How Rudolph Keeps A Cool Head
Reindeer have several strategies for releasing heat when they get too hot
You might not think that keeping cool is a problem for reindeer. After all, they live in cold northern regions, like Norway, Alaska and Siberia (and, of course, at least mythologically, the North Pole). But when they’re really active–running from a predator, say, or pulling Santa’s sleigh–then their nice, warm fur coat becomes a liability. They need a way to cool down their bodies, and especially their brains, before they overheat.
To find out how reindeer keep their cool, a group of researchers in Norway trained reindeer to trot on a treadmill at a speed of about 5 1/2 miles per hour (the scientists say that the animals appeared to enjoy the experience). While the animals were on the treadmill, the researchers varied the ambient temperature from 50 to 86 degrees Fahrenheit and measured the animals’ physiological responses, including respiration and blood flow. (The results of the study appear in the Journal of Experimental Biology.)
The researchers found that the reindeer employed three different tactics to cool down during their exercise. In the first stage, the reindeer increased their rate of breathing, from 7 breaths per minute to 260 breaths per minute, inhaling plenty of cool air through their noses. As the air passed through their nasal passages, water evaporated from their mucous membranes and cooled the blood in their noses. That cooled blood then passed into the reindeer’s body through its jugular vein and helped cool it down.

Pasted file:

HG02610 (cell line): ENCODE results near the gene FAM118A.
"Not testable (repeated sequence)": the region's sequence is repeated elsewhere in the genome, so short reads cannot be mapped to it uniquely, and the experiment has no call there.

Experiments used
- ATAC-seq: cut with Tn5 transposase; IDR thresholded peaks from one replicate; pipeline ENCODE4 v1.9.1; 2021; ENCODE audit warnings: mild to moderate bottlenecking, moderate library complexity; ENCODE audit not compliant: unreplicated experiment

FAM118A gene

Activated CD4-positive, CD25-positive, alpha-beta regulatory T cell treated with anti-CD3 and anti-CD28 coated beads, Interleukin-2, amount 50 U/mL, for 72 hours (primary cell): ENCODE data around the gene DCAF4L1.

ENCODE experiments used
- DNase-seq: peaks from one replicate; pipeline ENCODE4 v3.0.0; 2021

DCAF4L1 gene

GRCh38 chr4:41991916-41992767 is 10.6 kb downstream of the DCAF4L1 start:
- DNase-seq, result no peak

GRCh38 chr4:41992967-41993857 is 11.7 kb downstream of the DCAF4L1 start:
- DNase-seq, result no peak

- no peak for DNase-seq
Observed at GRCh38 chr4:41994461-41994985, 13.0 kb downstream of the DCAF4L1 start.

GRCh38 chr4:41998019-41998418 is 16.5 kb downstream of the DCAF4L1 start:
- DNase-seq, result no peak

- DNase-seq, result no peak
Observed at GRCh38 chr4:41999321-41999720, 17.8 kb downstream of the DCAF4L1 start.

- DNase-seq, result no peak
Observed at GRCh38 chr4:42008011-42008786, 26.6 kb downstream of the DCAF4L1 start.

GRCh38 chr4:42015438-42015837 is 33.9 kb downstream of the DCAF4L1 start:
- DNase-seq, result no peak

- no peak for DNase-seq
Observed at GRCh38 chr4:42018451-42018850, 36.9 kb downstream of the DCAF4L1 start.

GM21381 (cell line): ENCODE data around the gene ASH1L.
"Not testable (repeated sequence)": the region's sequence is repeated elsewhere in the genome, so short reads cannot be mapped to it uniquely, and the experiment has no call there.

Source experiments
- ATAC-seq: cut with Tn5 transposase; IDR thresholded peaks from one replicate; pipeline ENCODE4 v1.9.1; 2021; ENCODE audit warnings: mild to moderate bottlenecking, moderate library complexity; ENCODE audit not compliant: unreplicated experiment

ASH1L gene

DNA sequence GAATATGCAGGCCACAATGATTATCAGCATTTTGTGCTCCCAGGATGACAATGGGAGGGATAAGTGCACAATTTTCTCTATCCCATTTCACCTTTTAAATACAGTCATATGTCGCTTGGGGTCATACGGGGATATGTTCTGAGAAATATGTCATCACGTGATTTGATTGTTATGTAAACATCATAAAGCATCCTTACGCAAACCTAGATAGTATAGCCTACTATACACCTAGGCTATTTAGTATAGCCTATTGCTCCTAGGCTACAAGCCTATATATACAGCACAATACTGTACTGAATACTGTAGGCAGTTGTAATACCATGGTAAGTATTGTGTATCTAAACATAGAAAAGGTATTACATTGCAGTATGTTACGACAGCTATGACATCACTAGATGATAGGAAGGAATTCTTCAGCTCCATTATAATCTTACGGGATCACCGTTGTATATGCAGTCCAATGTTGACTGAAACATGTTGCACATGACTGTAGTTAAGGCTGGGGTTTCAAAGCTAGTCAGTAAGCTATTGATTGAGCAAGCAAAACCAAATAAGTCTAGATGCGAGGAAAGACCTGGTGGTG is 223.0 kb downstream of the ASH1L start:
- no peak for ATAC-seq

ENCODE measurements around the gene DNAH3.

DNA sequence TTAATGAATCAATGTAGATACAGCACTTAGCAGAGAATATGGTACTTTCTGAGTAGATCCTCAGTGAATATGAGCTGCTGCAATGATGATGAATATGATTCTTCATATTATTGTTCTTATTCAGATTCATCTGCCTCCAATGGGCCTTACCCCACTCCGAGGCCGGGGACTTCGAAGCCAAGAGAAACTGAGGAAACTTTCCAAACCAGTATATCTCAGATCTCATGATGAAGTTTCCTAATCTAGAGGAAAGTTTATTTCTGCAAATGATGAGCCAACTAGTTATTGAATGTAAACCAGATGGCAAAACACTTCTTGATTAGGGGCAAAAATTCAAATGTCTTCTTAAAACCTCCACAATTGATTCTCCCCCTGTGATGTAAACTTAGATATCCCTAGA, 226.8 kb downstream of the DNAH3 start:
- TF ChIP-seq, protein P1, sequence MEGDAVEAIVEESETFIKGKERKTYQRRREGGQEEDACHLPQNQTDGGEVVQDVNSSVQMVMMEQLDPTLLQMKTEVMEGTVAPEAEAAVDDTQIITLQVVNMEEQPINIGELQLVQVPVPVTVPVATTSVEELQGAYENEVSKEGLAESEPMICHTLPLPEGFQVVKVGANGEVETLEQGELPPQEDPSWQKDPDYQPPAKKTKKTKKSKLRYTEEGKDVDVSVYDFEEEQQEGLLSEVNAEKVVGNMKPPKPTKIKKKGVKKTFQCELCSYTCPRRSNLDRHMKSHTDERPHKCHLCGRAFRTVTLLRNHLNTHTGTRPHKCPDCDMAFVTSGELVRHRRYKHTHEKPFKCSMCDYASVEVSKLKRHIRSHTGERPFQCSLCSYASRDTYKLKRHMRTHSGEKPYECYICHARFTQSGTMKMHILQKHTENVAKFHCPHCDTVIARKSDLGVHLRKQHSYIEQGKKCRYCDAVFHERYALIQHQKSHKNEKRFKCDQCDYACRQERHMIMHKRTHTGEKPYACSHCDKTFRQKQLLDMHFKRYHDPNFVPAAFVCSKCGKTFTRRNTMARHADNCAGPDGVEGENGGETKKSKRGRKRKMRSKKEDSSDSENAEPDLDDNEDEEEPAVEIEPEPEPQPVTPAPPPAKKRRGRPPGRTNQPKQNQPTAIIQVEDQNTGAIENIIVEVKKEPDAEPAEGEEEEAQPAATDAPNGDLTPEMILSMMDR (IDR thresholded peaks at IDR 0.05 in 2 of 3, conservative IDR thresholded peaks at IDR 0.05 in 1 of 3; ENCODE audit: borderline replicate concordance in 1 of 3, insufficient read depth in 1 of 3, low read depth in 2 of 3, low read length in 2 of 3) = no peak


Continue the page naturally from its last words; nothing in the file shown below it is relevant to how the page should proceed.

In the second stage, as the reindeer continued their trot and needed to get rid of more heat, they started to pant like dogs, opening their mouths and letting their tongues go floppy. “The tongue is large, vascularized and well circulated,” says the study’s lead author, Arnoldus Schytte Blix of the University of Tromsø. “They moisturize the tongue so you have evaporation which also takes heat away from the blood.”
It’s not until the reindeer’s brain reaches 102 degrees Fahrenheit that the animal employs stage three. At that point, cooled blood from the nose is diverted away from the body and into the head where a network of blood vessels act as heat exhangers, pulling out heat from the brain and into the blood and protecting the brain from dangerous overheating.
Which is a really good thing, because no one wants to wake up on Christmas morning to find a reindeer with heatstroke on the roof.